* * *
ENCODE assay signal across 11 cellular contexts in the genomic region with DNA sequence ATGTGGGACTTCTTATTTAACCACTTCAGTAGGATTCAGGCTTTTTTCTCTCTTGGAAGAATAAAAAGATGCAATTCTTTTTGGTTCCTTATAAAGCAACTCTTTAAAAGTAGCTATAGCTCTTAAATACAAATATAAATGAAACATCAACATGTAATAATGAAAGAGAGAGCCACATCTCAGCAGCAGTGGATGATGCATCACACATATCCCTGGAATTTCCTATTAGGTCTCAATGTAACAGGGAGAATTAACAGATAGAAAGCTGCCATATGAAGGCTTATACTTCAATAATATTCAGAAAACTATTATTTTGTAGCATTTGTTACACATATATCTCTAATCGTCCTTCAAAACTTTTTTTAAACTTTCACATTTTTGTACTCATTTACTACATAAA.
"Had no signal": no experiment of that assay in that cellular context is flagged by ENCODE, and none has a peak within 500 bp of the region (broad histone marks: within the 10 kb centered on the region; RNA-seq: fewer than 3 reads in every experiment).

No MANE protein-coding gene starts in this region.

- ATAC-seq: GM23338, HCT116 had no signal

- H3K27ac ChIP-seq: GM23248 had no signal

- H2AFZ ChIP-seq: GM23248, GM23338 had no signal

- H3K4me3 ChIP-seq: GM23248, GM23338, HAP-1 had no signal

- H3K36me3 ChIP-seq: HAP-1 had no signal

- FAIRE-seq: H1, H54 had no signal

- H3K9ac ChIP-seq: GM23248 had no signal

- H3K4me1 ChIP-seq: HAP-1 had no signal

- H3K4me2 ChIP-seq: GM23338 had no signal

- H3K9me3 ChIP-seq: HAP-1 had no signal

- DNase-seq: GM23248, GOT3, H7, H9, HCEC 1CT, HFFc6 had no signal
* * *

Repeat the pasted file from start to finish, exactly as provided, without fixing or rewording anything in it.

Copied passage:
ENCODE assay signal across 11 cellular contexts in the genomic region with DNA sequence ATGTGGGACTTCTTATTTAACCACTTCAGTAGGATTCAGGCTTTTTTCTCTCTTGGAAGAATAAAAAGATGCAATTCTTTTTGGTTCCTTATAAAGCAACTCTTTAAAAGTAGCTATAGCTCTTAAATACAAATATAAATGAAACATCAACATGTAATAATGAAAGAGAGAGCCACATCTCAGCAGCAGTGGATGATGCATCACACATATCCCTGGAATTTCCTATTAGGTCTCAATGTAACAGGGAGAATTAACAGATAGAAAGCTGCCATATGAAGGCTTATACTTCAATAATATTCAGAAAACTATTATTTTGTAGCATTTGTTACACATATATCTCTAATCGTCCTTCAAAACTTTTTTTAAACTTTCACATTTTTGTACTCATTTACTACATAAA.
"Had no signal": no experiment of that assay in that cellular context is flagged by ENCODE, and none has a peak within 500 bp of the region (broad histone marks: within the 10 kb centered on the region; RNA-seq: fewer than 3 reads in every experiment).

No MANE protein-coding gene starts in this region.

- ATAC-seq: GM23338, HCT116 had no signal

- H3K27ac ChIP-seq: GM23248 had no signal

- H2AFZ ChIP-seq: GM23248, GM23338 had no signal

- H3K4me3 ChIP-seq: GM23248, GM23338, HAP-1 had no signal

- H3K36me3 ChIP-seq: HAP-1 had no signal

- FAIRE-seq: H1, H54 had no signal

- H3K9ac ChIP-seq: GM23248 had no signal

- H3K4me1 ChIP-seq: HAP-1 had no signal

- H3K4me2 ChIP-seq: GM23338 had no signal

- H3K9me3 ChIP-seq: HAP-1 had no signal

- DNase-seq: GM23248, GOT3, H7, H9, HCEC 1CT, HFFc6 had no signal